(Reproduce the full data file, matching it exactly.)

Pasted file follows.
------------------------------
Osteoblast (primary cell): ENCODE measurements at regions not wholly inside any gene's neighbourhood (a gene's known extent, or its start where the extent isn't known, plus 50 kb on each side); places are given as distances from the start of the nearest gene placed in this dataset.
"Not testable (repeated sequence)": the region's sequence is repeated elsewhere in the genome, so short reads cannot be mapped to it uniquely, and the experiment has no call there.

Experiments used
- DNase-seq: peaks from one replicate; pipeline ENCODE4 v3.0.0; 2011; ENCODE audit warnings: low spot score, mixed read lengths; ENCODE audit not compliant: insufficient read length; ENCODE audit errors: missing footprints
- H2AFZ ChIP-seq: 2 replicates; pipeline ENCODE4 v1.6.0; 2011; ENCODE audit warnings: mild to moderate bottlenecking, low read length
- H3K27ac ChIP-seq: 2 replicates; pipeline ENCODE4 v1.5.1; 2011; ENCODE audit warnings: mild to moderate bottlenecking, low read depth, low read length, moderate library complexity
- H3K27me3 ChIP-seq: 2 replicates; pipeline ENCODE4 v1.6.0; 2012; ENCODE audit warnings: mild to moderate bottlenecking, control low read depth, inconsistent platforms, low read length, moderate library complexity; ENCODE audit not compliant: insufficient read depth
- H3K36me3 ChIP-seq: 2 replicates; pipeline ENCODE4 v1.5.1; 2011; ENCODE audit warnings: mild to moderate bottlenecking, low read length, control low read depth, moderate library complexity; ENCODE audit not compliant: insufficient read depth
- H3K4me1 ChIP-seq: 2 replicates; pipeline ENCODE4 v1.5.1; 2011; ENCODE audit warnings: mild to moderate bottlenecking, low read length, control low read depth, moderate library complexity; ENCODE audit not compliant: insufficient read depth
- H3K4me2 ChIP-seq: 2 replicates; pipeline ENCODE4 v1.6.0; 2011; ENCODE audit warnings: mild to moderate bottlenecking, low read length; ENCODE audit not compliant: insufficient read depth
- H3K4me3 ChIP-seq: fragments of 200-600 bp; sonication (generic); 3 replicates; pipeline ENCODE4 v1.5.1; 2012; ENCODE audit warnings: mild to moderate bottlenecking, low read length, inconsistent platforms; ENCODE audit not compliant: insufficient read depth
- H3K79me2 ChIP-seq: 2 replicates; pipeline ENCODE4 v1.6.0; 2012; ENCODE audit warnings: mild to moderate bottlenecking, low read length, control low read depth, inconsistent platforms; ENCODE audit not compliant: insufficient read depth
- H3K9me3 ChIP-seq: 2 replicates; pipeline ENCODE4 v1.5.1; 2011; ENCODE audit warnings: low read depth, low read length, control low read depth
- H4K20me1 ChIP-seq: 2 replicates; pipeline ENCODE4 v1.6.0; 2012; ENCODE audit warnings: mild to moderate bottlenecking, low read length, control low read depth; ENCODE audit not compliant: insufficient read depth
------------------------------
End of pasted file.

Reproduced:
Osteoblast (primary cell): ENCODE measurements at regions not wholly inside any gene's neighbourhood (a gene's known extent, or its start where the extent isn't known, plus 50 kb on each side); places are given as distances from the start of the nearest gene placed in this dataset.
"Not testable (repeated sequence)": the region's sequence is repeated elsewhere in the genome, so short reads cannot be mapped to it uniquely, and the experiment has no call there.

Experiments used
- DNase-seq: peaks from one replicate; pipeline ENCODE4 v3.0.0; 2011; ENCODE audit warnings: low spot score, mixed read lengths; ENCODE audit not compliant: insufficient read length; ENCODE audit errors: missing footprints
- H2AFZ ChIP-seq: 2 replicates; pipeline ENCODE4 v1.6.0; 2011; ENCODE audit warnings: mild to moderate bottlenecking, low read length
- H3K27ac ChIP-seq: 2 replicates; pipeline ENCODE4 v1.5.1; 2011; ENCODE audit warnings: mild to moderate bottlenecking, low read depth, low read length, moderate library complexity
- H3K27me3 ChIP-seq: 2 replicates; pipeline ENCODE4 v1.6.0; 2012; ENCODE audit warnings: mild to moderate bottlenecking, control low read depth, inconsistent platforms, low read length, moderate library complexity; ENCODE audit not compliant: insufficient read depth
- H3K36me3 ChIP-seq: 2 replicates; pipeline ENCODE4 v1.5.1; 2011; ENCODE audit warnings: mild to moderate bottlenecking, low read length, control low read depth, moderate library complexity; ENCODE audit not compliant: insufficient read depth
- H3K4me1 ChIP-seq: 2 replicates; pipeline ENCODE4 v1.5.1; 2011; ENCODE audit warnings: mild to moderate bottlenecking, low read length, control low read depth, moderate library complexity; ENCODE audit not compliant: insufficient read depth
- H3K4me2 ChIP-seq: 2 replicates; pipeline ENCODE4 v1.6.0; 2011; ENCODE audit warnings: mild to moderate bottlenecking, low read length; ENCODE audit not compliant: insufficient read depth
- H3K4me3 ChIP-seq: fragments of 200-600 bp; sonication (generic); 3 replicates; pipeline ENCODE4 v1.5.1; 2012; ENCODE audit warnings: mild to moderate bottlenecking, low read length, inconsistent platforms; ENCODE audit not compliant: insufficient read depth
- H3K79me2 ChIP-seq: 2 replicates; pipeline ENCODE4 v1.6.0; 2012; ENCODE audit warnings: mild to moderate bottlenecking, low read length, control low read depth, inconsistent platforms; ENCODE audit not compliant: insufficient read depth
- H3K9me3 ChIP-seq: 2 replicates; pipeline ENCODE4 v1.5.1; 2011; ENCODE audit warnings: low read depth, low read length, control low read depth
- H4K20me1 ChIP-seq: 2 replicates; pipeline ENCODE4 v1.6.0; 2012; ENCODE audit warnings: mild to moderate bottlenecking, low read length, control low read depth; ENCODE audit not compliant: insufficient read depth